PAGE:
bio gas Co-digestion of Biomass for Methane Production: Recent Research Achievements
Anaerobic digestion (AD) is a process by which microorganisms break down biodegradable material in the absence of oxygen. Anaerobic digestion can be used to treat various organic wastes and recover bio-energy in the form of biogas, which consists mainly of CH4 and CO2. A great option for improving yields of anaerobic digestion of solid wastes is the co-digestion of multiple substrates. Numerous studies demonstrate that using co-substrates in anaerobic digestion system improves the biogas yields due to positives synergisms established in the digestion medium and the supply of missing nutrients by the co-substrates. In addition, codigestion offers several possible ecological economical advantages. Recent research (published during the past three years) on this topic is reviewed in the current paper. Special attention is paid to anaerobic co-digestion of animal waste, crop and crop residues, municipal solid waste (MSW), as well as municipal sewage sludge.
KEYWORDS: Anaerobic; Co-digestion; Biomass; Methane; Animal Manure INTRODUCTION
Biomass has been defined as organic matter formed by photosynthetic capture of solar energy and stored as chemical energy (Gunaseelan, 1997), which includes agricultural crops and wastes, animal wastes, forest and mill residues, wood and wood wastes, livestock operation residues, aquatic plants, fast-growing trees and plants, and municipal and industrial wastes. Recently, oil crisis have brought great interest in the exploration of renewable energy, specially, bioenergy contained in biomass. The solar energy stored in biomass could be released as biogas, a mixture of methane (CH4), carbon dioxide (CO2), and some trace gases, through anaerobic digestion.
Anaerobic digestion (AD) is a process in which microorganisms break down biodegradable material in the absence of oxygen. Anaerobic digestion can be used to treat various organic wastes and recover bio-energy in the form of biogas, which contains mainly CH4 and CO2. Methane could be a source of renewable energy producing electricity in combined heat and power plants (Clemens et al., 2006). The organic loading rate (OLR) and hydraulic retention time are two major parameters used for sizing the digesters and their optimum values are specific to the substrate as well as the operating temperature of digesters (Romano and Zhang, 2007) Significant effort has been dedicated in recent years to find ways of improving the performance of digesters treating different biomass. One of options for improving yields of anaerobic digestion of organic matter is co-digestion.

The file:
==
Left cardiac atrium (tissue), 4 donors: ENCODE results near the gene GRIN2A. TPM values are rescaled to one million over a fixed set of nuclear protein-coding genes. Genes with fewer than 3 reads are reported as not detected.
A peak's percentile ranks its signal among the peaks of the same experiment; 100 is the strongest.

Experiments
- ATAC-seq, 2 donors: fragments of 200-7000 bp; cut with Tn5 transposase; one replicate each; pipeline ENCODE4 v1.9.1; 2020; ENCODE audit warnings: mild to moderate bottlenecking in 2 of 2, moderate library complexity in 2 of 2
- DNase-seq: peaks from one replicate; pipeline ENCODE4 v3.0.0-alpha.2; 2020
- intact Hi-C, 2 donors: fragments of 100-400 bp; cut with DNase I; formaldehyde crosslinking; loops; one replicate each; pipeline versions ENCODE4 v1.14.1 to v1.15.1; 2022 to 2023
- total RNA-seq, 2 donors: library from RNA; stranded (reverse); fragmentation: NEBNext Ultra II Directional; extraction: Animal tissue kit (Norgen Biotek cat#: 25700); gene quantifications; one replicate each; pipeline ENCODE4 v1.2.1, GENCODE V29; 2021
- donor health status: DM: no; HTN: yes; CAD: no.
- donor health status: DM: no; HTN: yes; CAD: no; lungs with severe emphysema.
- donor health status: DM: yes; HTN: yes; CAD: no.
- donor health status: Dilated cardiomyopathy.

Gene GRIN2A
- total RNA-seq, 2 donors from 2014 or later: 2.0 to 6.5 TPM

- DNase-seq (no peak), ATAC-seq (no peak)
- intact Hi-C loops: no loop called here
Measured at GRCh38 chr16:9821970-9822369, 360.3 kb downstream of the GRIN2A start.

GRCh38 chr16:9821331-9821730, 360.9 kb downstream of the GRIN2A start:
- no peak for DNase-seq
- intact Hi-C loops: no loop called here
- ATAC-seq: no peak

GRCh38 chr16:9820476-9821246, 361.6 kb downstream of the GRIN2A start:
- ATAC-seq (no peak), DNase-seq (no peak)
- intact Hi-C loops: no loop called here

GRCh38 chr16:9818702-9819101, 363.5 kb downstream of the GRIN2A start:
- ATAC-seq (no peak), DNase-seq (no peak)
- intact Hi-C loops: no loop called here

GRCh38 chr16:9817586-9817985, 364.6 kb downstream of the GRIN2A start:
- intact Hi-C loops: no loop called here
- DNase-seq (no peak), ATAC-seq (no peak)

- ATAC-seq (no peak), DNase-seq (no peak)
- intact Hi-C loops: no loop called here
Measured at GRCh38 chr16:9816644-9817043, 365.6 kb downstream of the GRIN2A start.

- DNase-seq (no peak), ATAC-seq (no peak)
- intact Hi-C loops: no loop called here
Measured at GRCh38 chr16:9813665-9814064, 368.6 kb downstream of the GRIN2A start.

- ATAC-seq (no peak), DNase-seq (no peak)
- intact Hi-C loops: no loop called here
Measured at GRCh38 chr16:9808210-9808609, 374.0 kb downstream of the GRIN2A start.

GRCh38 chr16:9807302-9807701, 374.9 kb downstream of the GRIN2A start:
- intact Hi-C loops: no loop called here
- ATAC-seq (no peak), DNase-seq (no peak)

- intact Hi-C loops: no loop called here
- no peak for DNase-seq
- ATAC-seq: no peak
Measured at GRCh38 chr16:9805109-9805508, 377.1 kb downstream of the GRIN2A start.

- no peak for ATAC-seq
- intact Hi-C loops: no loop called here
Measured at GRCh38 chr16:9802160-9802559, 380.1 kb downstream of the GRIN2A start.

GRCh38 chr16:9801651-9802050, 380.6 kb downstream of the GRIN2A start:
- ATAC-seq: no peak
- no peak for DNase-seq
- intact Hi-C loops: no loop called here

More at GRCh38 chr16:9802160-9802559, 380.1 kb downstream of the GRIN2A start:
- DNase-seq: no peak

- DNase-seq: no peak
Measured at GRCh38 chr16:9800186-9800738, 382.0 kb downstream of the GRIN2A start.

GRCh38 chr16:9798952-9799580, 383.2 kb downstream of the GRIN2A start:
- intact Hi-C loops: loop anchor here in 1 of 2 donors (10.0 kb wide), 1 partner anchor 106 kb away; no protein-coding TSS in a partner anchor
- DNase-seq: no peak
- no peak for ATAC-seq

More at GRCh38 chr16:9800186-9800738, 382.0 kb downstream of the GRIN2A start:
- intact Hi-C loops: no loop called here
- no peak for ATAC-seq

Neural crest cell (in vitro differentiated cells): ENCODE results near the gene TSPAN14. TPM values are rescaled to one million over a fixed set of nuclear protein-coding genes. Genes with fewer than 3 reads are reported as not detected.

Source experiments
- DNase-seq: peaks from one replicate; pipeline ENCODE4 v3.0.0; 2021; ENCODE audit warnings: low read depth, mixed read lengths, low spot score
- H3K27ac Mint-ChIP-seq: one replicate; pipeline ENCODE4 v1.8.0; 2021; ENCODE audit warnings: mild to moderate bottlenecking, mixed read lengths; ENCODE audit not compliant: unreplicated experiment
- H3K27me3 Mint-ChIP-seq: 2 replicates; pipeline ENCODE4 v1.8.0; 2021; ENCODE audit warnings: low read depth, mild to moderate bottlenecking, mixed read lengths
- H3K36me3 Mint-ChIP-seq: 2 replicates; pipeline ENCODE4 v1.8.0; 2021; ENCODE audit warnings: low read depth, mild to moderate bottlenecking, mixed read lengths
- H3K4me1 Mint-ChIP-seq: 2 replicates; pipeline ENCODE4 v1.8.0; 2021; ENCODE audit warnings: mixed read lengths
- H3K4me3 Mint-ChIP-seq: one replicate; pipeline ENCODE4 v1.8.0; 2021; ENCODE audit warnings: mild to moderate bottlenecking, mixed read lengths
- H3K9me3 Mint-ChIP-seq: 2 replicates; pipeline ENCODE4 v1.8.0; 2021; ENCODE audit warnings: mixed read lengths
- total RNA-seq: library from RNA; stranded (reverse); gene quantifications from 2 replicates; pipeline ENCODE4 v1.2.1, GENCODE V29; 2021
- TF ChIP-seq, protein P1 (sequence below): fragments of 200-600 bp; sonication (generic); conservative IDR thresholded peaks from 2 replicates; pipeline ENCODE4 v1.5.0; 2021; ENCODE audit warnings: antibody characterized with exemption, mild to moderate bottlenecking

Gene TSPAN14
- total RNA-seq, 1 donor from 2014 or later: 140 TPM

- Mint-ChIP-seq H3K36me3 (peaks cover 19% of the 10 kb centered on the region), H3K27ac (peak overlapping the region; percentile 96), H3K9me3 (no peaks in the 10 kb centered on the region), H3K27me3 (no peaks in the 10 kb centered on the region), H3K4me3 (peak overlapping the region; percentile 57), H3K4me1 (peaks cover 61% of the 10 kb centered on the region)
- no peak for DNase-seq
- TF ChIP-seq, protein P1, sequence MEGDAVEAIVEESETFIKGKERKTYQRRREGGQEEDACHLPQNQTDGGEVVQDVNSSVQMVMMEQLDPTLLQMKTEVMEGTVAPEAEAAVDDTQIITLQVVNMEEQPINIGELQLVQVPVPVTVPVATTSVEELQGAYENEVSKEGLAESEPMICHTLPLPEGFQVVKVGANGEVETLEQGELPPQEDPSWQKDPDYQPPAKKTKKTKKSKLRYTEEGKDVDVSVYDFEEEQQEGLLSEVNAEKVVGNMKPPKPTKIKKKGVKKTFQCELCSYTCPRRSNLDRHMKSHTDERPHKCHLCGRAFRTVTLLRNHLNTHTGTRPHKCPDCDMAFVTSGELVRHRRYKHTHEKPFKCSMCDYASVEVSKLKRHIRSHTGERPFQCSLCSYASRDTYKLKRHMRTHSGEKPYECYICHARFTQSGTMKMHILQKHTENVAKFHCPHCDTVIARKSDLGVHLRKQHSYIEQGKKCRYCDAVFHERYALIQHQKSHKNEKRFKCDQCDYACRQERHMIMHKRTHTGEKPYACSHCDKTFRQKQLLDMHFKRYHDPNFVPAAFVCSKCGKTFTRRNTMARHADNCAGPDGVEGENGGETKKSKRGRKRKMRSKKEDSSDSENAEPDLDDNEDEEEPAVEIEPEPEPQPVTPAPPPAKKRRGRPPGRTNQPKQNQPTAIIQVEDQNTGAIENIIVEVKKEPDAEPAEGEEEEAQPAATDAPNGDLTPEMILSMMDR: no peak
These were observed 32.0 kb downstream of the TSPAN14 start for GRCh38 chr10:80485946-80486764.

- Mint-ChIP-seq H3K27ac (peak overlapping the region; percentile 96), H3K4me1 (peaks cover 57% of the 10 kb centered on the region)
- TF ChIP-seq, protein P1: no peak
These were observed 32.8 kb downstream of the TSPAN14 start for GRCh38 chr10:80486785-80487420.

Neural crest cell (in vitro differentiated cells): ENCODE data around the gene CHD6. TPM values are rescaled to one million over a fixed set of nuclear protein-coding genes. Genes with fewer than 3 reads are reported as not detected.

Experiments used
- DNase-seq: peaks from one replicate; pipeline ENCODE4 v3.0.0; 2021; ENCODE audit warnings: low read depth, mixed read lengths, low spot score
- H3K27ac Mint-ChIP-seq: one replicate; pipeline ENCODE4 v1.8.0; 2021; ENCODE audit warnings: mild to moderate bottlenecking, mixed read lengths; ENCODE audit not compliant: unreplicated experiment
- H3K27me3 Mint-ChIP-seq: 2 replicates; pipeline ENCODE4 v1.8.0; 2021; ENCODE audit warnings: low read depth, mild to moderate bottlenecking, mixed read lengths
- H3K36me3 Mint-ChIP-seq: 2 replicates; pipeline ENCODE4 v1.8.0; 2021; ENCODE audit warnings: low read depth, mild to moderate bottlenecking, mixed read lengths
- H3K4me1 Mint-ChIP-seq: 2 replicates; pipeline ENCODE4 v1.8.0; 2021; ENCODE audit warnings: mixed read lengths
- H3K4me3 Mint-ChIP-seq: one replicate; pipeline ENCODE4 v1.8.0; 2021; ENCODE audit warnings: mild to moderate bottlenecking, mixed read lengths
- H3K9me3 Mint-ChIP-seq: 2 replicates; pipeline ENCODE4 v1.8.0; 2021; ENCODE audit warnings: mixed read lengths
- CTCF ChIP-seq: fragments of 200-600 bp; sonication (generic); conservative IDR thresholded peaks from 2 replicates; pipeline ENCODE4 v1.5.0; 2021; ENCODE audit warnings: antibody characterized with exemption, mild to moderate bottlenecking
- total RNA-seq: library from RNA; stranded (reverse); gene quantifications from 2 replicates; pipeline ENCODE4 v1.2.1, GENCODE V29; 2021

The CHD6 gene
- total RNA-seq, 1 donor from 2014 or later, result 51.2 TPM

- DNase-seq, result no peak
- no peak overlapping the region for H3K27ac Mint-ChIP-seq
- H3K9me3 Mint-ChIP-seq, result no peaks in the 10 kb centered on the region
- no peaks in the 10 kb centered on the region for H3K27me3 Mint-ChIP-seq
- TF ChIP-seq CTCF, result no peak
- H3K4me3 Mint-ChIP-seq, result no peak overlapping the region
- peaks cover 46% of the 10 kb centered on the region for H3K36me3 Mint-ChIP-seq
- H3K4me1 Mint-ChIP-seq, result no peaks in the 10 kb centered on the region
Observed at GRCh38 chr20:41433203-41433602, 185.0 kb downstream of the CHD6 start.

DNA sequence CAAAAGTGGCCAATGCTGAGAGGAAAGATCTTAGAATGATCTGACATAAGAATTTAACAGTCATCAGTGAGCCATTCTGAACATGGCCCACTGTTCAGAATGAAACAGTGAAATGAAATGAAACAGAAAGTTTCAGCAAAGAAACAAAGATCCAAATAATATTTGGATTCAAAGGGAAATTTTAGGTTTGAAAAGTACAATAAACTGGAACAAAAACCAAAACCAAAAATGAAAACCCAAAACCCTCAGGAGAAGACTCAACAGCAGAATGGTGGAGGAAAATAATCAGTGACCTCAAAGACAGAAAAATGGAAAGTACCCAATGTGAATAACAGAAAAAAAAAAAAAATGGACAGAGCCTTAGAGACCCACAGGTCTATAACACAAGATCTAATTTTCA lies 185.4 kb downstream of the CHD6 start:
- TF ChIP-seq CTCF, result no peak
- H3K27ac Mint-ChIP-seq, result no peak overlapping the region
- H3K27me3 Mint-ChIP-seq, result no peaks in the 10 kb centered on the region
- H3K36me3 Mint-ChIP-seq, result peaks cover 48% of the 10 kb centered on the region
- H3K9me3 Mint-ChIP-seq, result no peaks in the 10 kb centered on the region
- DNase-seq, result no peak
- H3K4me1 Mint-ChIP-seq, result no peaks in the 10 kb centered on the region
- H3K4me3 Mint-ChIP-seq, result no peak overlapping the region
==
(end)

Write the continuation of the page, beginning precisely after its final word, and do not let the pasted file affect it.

What is co-digestion?
Co-digestion is the simultaneous digestion of a homogenous mixture of two or more substrates. Traditionally, anaerobic digestion was a single substrate, single purpose treatment. Recently, it has been realized that AD as such became more stable when the variety of substrates applied at the same time is increased.
The most common situation is when a major amount of a main basic substrate (e.g. manure or sewage sludge) is mixed and digested together with minor amounts of a single, or a variety of additional substrate (Braun, 2002). The use of co-substrates usually improves the biogas yields from anaerobic digester due to positive synergisms established in the digestion medium and the supply of missing nutrients by the co-substrates (Mata-Alvarez et al., 2000) Advantages and Limitations of co-digestion
Several possible ecological, technological and economical advantages and limitations was shown in Table 1
Table 1 Merits and Limits of co-digestion technology (Braun, 2002) Merits
Improved nutrient balance and digestion
Increased digester effluent COD
Additional pre-treatment requirements
Equalization of particulate, floating, settling,
acidifying, etc. wastes,...
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